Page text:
Then a rebellion against the government and involving a dozen or so young people erupted in the province of Nghệ An***. Arrests followed. I followed the news on the identity of the people who were arrested, their personal situations, and their families. I found out that they came from all over the province of Nghệ An****. Some hailed from the remote areas near the border with Laos. Others came from areas bordering the province of Thanh Hóa. There were hundreds of kilometers from one end of the province of Nghệ An to the other. Riding my rickety motorbike, I went to the home of each one of them and listened to their stories as told by their family members. Some of them had three year old toddlers, and babies still in the cradle,. Others were about to get married,, or were taking care of an aging mother. Yet others were still in school… I tried to understand the difficult situations their families were in, so that I can get friends and concerned citizens to help and support them. I thought that securing such help and support was the least I could do for them.
But, I now realized that I left out one family. That family is teacher Bích Hạnh’s, as I found out only not so long ago. It so happened that during the aforementioned rebellion, one man was able to avoid capture*****. He went into hiding, became a fugitive, and the Investigative Division of the Ministry of Public Security had issued an arrest warrant against him.
The name of that fugitive is Thái Văn Tự. Because he was able to flee and avoid capture, the investigations conducted by the Ministry of Public Security came to a dead end as information sources dried up. And now no one knows where Thái Văn Tự is.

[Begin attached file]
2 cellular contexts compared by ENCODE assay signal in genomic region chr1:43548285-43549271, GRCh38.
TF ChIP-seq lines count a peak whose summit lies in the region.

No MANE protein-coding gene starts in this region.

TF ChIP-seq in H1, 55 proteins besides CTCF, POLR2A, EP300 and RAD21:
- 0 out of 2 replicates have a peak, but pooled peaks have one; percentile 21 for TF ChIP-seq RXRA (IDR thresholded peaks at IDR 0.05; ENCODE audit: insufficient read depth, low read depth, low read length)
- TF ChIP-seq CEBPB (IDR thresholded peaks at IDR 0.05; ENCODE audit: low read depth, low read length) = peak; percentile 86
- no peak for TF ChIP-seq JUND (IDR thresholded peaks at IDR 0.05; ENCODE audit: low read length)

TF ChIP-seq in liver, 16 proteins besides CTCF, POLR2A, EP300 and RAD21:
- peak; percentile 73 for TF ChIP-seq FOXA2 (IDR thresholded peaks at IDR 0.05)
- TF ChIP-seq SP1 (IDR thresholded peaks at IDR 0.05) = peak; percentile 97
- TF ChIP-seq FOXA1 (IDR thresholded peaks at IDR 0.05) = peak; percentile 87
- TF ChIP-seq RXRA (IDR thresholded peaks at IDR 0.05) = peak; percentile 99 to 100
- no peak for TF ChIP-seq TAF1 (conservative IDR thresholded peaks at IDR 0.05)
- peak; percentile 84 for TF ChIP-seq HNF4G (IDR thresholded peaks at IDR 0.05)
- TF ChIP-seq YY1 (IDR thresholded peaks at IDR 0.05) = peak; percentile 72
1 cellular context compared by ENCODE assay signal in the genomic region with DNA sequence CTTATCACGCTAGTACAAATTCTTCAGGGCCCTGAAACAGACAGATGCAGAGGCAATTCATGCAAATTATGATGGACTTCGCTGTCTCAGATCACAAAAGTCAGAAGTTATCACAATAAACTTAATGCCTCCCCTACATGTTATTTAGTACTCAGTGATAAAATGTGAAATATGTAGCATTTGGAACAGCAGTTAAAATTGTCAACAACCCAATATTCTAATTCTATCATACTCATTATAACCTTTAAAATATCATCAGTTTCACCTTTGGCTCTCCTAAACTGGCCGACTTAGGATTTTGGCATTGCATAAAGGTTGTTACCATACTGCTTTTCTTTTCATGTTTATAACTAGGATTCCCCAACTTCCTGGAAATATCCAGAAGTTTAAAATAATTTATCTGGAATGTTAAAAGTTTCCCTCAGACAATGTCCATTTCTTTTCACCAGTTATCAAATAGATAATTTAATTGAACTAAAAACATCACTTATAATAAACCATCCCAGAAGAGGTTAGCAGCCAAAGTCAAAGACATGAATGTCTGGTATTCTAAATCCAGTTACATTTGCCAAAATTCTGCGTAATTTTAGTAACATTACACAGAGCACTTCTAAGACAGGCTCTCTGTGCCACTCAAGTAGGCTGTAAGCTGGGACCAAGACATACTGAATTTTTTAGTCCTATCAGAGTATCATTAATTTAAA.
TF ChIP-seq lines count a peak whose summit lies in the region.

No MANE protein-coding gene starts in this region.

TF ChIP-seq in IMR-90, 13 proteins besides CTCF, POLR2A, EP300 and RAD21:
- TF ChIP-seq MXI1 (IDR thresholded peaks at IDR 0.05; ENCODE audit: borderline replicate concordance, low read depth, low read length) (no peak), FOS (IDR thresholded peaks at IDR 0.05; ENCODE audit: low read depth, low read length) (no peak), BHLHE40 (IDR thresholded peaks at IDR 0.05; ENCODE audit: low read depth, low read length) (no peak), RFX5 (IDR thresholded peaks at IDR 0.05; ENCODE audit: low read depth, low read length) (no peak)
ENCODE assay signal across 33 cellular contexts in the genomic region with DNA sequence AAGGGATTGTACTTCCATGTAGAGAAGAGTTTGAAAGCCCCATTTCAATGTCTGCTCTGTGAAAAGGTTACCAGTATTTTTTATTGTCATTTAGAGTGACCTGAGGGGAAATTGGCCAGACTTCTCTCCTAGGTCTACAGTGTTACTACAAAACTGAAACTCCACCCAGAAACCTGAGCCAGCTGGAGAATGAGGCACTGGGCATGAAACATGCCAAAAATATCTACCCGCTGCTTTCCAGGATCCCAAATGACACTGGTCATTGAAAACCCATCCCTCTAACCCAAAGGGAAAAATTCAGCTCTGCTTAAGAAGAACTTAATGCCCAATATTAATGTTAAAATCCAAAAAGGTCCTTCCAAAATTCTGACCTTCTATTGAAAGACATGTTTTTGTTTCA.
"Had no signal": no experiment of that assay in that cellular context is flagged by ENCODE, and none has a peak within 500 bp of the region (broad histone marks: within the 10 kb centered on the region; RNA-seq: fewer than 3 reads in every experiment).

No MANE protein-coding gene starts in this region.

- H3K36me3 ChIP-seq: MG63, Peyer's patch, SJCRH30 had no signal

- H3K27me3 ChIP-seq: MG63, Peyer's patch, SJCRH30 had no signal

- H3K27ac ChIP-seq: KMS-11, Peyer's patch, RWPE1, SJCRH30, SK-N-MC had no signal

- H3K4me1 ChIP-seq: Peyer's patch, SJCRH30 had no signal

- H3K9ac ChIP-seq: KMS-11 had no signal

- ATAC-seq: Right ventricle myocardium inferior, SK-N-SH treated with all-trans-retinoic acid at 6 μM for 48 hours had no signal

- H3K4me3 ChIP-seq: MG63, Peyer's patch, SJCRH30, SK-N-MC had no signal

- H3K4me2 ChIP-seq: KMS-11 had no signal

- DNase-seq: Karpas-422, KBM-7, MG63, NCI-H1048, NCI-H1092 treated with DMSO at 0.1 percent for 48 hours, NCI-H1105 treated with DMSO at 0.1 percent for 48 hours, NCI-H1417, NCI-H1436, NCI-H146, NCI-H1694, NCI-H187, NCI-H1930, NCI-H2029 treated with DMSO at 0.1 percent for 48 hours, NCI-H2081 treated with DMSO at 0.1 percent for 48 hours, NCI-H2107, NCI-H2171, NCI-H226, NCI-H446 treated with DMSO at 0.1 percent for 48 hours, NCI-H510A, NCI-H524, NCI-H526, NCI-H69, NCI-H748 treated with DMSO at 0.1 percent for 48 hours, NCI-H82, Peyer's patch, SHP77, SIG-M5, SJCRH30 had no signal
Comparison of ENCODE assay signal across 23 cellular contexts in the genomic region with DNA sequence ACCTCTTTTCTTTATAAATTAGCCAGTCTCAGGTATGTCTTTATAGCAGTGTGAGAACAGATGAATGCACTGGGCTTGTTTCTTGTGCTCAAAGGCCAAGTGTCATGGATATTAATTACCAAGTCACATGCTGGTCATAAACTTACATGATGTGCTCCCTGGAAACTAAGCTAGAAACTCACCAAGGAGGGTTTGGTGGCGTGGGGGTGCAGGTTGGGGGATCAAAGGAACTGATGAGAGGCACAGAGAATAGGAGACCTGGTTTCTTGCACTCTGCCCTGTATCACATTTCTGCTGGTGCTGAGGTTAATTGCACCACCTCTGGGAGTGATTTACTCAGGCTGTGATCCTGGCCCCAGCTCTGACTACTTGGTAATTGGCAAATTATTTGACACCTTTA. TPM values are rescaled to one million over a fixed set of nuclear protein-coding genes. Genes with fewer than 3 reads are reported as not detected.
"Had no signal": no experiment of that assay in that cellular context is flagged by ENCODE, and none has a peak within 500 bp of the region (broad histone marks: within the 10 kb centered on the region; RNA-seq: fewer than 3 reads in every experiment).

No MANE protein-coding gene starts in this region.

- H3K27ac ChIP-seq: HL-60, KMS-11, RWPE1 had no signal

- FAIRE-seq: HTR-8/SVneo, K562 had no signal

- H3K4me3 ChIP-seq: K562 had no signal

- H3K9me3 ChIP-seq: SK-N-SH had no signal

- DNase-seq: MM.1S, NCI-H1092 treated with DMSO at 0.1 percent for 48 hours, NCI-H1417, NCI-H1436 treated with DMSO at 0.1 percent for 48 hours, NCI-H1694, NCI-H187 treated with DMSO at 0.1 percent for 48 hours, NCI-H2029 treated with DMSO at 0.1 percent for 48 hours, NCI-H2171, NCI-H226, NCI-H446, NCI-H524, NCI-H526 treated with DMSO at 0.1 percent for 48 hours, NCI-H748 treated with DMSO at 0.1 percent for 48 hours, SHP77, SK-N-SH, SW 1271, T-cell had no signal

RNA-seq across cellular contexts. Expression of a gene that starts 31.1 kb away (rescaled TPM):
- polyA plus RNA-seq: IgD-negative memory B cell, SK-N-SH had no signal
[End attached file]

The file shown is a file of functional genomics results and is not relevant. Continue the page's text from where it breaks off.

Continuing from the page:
Thái Văn Tự is the husband of teacher Bích Hạnh. I don’t know when they got married, even though I did meet him several times before. Trained as a maritime engineer, he had a good and well paying job. But he left it all to follow a road that he and many other men and women from the same province had chosen. That road is the one that they hope will some day endow the country with freedom, democracy, and compassion.
But for now, Thái Văn Tự is nowhere to be found, like a bird in the sky, or a fish in the water. His friends, the ones who were jailed, are those being talked about. But no one, including his wife and child, knows where Thái Văn Tự went to seek refuge.
In the meantime, Teacher Bích Hạnh, who had become pregnant, gave birth to a son while her husband was a fugitive hiding from an arrest warrant. And now, the house with the very low roof, the sparse vegetable patches, and the rice fields that wither under the implacable sun of Central Vietnam, all of these have to shelter and support one more of God’s creatures, a very little boy.
Behind those who engage in the struggles are lives interrupted, aging mothers, plain and trusting wives, and young children. They are all fated to endure the same hardships and difficulties that would befell those who engaged in the struggle.
But the country is never lacking in people who are willing to take on the struggle. As soon as one group gets sent to prison, another rises to pick up and continue the fight for freedom, justice, and equality for all, and independence and sovereignty for the country and her people. And these people are more than prepared and willing to face the harsh regime that is always ready to throw them in prison or subdue them by all means necessary.
It has been several years now that teacher Bích Hạnh has been trying to stay alive and care for her mother and her son by working the rice fields and the vegetable patches. Her life as a rice field worker and subsistence vegetable grower is extremely hard, yet no one ever heard her complain about the hardships that she endured and overcame. Oh how much I wish to say “thank you” to each and everyone of you, the frail and skinny and haggard looking women who rise so early to quietly work in the rice fields and tend the vegetable patches to scrape out a living, to raise the children, and to do so days after days without a single complaint, without ever feeling the need to utter even a simple explanation!